The specific goal of this wiki initiative is to share and enhance the articulation of how demand response initiatives have evolved in the U.S. Electricity Industry from a load management practitioners’ perspective.
As PLMA refined and coordinated materials for the Demand Response Training Series, Michael Brown, NV Energy and Chair of the PLMA Education Committee, together with the Education Committee and PLMA Training Partners realized there was not a singular, agreed upon definition of Demand Response and the stages of its evolution (DR 1.0, 2.0, and 3.0) to help new and transitioning professionals, regulators, and lawmakers understand the growth and trends of the industry, so they set out to develop a harmonized, consistent definition, followed by a public comment period. This definition is used across the three demand response training courses produced by PLMA. This topic was presented in a Demand Response Dialogue that included Michael Brown, NV Energy; Scott Coe; Ross Malme, Skipping Stone; and Stuart Schare, Navigant, on September 1, 2016 (Listen to the recording here) The discussion continued at the 34th PLMA Conference in Delray Beach, Florida, in November 2016, with a panel presentation Defining the Evolution of Demand Response: From 1.0 to 3.0 and Beyond, Moderated by Michael Brown, Berkshire Hathaway, NV Energy; with Ross Malme, Skipping Stone; Robin Maslowski, Navigant; Ray Pustinger, Alternative Energy Systems Consulting; Dennis Quinn, Joule Assets.
Demand Response Evolution
DR 1.0 – The Past
The beginning of demand response can be traced to the first interruptible tariffs for large commercial and industrial customers where utility staff called or paged a primary customer contact to manually change power consumption on-site with no immediate feedback in the utility control room, or the first one-way communication load-control devices installed on residential water heaters and air conditioners, or when wholesale markets were introduced to the US electricity industry. Then, demand response was primarily used to provide Energy (MWh) and/or Capacity (MW) when wholesale prices were unusually high, when there was a shortfall of generation or transmission capacity or during unexpected emergency grid operating situations. Notifications were typically manual day ahead or hour(s) ahead and the “system of record” for measurement and verification was usually the utility meter which was read on its regular cycle, often manually. There was little or no immediate customer feedback on performance during a demand response event.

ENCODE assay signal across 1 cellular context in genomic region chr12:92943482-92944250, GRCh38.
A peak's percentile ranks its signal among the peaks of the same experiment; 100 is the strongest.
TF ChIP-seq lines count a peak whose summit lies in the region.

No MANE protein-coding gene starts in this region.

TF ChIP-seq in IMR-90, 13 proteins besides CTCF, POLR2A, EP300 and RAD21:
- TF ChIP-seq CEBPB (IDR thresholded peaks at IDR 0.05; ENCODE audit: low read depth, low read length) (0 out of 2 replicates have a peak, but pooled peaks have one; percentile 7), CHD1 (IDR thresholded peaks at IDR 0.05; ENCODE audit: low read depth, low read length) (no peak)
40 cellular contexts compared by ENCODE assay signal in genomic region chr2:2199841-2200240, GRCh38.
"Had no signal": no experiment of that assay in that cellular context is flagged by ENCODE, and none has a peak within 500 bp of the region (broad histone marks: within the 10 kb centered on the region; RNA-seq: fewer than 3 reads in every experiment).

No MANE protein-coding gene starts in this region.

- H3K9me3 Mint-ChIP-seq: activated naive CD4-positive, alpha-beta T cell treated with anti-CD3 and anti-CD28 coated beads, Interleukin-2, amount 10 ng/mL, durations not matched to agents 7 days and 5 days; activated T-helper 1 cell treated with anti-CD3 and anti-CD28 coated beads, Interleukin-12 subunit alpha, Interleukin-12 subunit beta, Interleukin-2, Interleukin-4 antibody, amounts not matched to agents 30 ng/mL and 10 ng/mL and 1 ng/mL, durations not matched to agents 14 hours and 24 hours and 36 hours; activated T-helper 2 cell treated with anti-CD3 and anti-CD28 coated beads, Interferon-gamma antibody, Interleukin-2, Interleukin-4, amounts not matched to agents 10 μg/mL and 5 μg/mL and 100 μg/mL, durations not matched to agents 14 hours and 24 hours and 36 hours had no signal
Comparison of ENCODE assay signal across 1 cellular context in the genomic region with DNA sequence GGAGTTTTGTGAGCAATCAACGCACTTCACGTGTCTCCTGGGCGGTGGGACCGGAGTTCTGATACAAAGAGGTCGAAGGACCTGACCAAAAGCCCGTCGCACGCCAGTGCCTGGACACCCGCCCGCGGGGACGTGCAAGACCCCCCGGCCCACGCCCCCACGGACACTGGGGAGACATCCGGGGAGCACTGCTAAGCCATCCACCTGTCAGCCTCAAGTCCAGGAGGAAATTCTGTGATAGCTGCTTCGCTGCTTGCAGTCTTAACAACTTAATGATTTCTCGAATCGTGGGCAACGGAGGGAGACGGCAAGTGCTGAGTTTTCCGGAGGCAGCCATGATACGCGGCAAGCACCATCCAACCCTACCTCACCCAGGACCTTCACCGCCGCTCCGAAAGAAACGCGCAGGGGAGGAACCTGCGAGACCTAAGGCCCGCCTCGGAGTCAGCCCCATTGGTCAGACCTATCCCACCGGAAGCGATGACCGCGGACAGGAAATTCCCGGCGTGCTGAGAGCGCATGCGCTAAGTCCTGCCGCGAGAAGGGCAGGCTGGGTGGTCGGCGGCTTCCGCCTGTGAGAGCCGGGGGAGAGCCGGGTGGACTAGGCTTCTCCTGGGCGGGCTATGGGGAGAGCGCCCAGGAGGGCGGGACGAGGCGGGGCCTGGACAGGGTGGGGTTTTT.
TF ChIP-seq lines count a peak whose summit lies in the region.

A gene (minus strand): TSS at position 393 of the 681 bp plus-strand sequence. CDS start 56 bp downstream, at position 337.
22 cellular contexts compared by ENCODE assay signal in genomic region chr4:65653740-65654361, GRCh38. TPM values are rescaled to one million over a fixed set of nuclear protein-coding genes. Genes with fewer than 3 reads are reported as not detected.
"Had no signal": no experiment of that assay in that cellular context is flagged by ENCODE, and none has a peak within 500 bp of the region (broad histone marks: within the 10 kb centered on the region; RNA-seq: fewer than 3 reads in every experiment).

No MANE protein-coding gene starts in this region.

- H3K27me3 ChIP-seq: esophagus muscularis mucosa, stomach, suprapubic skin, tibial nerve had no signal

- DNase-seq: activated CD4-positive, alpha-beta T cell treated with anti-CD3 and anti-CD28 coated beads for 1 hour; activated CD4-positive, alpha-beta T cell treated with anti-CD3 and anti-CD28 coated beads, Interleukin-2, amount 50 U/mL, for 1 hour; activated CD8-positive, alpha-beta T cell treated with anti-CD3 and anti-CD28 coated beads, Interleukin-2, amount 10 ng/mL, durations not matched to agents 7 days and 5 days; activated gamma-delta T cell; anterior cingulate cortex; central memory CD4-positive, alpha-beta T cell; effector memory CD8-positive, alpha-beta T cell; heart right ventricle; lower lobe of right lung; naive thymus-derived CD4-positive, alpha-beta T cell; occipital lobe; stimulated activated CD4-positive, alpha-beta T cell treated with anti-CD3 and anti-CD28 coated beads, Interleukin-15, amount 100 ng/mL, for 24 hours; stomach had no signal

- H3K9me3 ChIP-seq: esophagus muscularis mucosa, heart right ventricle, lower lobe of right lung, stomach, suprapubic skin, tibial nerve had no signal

DR 2.0 – The Present
Demand response has become an integral part of most wholesale electricity markets and grid operation systems in the United States. Not only can demand response-driven initiatives provide more precise energy and capacity to support wholesale marketplace activities, but demand response can now also provide more sophisticated and near-instantaneous Ancillary Services such as non-spinning and spinning reserves and frequency and voltage support. Measurement and verification has become much more sophisticated and near real time measurements (either utility or non-utility) are often used as “system of record” for confirmation of customer performance during demand response events and for customer feedback.
DR 3.0 – The Current Path to the Future
Demand response is evolving to be a component of broader distributed energy resources including distributed photovoltaic, electric vehicle charging, and various forms of energy/thermal storage both on a grid operating system scale as well as behind (i.e., on the customer side) of the meter. As a component of distributed energy resources, demand response can now provide a wide variety of service benefits both to the grid operator and to the customer (who may be a Prosumer who provides as well as consumes grid power) including volt/var control, renewable energy integration, and localized distribution system congestion management. Where there are wholesale markets, demand response may have as its major underlying economic principle a price signal, which moves the industry away from traditional “command-and-control” mechanisms that will maintain a role for efficient grid operation. In other words, DR 3.0 is not triggered directly by the utility or the system operator, but rather automatically by devices that react to pre-programmed price thresholds; however, a price signal will not be a requirement. Utilities may continue to rely on a grid signal such as voltage, rather than a price signal, for emergencies and system peaks or it may be valued related to costs (e.g., avoiding a CT start).